Amy Davidson, LISW-S holds a Bachelor of Arts in Social Work and a Master’s Degree in Social Work from the University of Akron. She started her career in child protection over 25 years ago as a caseworker and is now the Deputy Executive Director, Social Services at Summit County Children Services in Akron, Ohio. She has been instrumental in agency initiatives including Team Decision Making Meetings, Family Preservation, Human Trafficking, Family Interaction, Leadership Development Academies, and Continuous Quality Improvement, always focused on a commitment to best practice and partnering with families. Most recently she was part of Ohio’s Implementation Team and lead at her agency for Coach Ohio; where she was thrilled to be able devote attention to her agency’s most valuable resource, their staff.


ACHIEVING PERMANENCY & UNITING FAMILIES: THE CROSS-SYSTEMS APPROACH OF THE SAFE BABIES COURT TEAM (SBCT) PROGRAM
Lynanne Gutierrez; Cortney Reiser; Delaney Jones
Audience: Caseworkers, Supervisors/managers, Directors/administrators, Attorneys, Counselors/clinicians
Credits: 2 hours training certificate credit, SW, C, CLE

Workshop Description


Safe Babies Court Team (SBCT) is a nationally recognized, evidenced-based approach that seeks to address critical child welfare and family court system issues through interdisciplinary and proactive teamwork. The goal of the SBCT approach is to promote healthy early childhood development, support family resiliency, and build capacity to prevent future child abuse or neglect. A key strategic component of the program entails professionals coming together in partnership, across sectors, to engage in a collaborative teamwork approach which shifts away from the customary services provided by the child welfare and juvenile justice systems. The SBCT approach emphasizes solutions that include a high level of contact between parent(s) and child(ren) and high expectations for engagement in supportive services, including mental health, substance use treatment, early intervention, and so on. By providing supportive, specialized, and developmentally appropriate services, the chance of positive outcomes and reunification increases.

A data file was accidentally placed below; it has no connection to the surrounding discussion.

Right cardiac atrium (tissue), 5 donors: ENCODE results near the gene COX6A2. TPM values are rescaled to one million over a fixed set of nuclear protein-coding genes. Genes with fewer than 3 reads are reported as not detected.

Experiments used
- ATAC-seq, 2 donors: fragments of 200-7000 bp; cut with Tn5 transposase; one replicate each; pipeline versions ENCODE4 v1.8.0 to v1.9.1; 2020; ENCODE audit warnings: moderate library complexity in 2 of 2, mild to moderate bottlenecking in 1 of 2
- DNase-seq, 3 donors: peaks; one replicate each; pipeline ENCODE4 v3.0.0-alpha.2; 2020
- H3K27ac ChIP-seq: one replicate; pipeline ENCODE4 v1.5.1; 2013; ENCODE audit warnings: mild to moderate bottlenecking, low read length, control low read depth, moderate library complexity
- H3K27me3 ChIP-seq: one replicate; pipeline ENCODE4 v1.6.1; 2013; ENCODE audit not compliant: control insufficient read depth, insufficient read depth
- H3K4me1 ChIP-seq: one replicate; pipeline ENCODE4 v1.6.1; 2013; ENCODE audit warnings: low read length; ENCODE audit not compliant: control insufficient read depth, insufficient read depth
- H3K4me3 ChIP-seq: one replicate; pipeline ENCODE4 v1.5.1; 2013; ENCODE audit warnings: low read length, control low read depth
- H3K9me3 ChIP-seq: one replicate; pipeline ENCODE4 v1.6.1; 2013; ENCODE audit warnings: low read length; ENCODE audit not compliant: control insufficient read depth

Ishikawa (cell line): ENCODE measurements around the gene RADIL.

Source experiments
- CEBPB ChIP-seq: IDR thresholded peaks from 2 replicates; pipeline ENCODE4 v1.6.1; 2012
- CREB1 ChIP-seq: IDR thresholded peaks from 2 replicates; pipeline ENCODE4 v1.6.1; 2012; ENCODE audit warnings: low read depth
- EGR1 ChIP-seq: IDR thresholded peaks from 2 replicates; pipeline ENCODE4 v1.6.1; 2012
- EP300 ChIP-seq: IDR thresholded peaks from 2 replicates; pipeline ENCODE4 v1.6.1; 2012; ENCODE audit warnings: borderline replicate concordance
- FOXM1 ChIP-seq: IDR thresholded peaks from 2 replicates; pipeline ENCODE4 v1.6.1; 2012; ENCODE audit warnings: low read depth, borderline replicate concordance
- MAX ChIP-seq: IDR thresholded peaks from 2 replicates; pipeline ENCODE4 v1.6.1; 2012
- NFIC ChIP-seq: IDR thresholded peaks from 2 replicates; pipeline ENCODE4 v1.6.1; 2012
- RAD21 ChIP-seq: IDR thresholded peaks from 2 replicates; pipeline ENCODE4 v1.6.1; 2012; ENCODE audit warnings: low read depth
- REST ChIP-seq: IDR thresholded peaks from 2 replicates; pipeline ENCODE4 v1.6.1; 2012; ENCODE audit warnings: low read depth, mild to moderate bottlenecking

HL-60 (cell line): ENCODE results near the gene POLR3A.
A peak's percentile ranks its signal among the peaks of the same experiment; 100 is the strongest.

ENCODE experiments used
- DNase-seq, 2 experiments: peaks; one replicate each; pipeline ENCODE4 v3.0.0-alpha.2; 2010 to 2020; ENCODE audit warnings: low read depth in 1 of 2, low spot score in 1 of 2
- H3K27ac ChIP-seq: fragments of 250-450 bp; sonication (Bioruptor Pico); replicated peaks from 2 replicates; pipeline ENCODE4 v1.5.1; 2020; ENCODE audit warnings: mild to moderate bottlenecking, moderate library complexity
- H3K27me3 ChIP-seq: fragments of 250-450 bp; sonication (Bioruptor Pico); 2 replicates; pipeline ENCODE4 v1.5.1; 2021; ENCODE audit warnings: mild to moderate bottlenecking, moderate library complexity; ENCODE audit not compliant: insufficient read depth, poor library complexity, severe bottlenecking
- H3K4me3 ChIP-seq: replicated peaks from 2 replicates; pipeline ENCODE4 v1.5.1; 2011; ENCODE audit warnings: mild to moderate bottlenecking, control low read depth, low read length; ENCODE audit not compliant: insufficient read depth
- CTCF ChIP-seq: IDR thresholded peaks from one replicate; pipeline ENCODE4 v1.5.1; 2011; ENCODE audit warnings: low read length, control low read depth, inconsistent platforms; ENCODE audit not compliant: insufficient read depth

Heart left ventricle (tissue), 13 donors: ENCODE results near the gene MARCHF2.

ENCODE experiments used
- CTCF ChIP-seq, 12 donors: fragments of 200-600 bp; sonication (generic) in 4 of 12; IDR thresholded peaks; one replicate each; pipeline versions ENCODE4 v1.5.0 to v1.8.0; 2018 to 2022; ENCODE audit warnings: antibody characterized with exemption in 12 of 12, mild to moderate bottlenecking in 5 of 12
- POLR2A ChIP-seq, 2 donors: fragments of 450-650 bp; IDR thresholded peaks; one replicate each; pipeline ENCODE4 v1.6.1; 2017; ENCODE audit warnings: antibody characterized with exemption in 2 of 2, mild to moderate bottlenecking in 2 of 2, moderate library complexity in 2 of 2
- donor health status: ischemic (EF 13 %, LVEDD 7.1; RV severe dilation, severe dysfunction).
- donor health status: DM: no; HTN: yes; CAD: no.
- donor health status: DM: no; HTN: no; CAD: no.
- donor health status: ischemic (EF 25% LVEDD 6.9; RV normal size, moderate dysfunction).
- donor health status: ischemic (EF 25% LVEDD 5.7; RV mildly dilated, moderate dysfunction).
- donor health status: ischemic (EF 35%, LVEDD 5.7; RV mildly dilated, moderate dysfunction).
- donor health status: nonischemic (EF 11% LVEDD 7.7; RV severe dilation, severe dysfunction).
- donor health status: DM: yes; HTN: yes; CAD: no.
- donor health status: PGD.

Presenter Bios


Lynanne Gutierrez, Esq.
Lynanne provides leadership to our policy focuses. She was previously a child and family law attorney and served as a Senior Legislative Aide in the Ohio General Assembly.

Cortney Reiser
Cortney Reiser joined Scioto CASA as the Executive Director in the fall of 2021, previous to this position she worked in Franklin County as an EPSEA Liaison and as a Literacy Coordinator. Cortney is from Athens, Ohio and has earned two master’s degrees from Ohio University, in Education: including her principal license and a bachelor’s degree in middle childhood education. Cortney is passionate about advocating for youth in foster care and educational stability and works tirelessly to ensure all children receive the care they deserve. In the short time she has been with the program, Cortney has doubled the amount of Court Appointed Special Advocates available in the county and tripled the number of children served. She is guided by the understanding that all children deserve specifically tailored, best-interest advocacy that is rooted in trauma informed care and family preservation.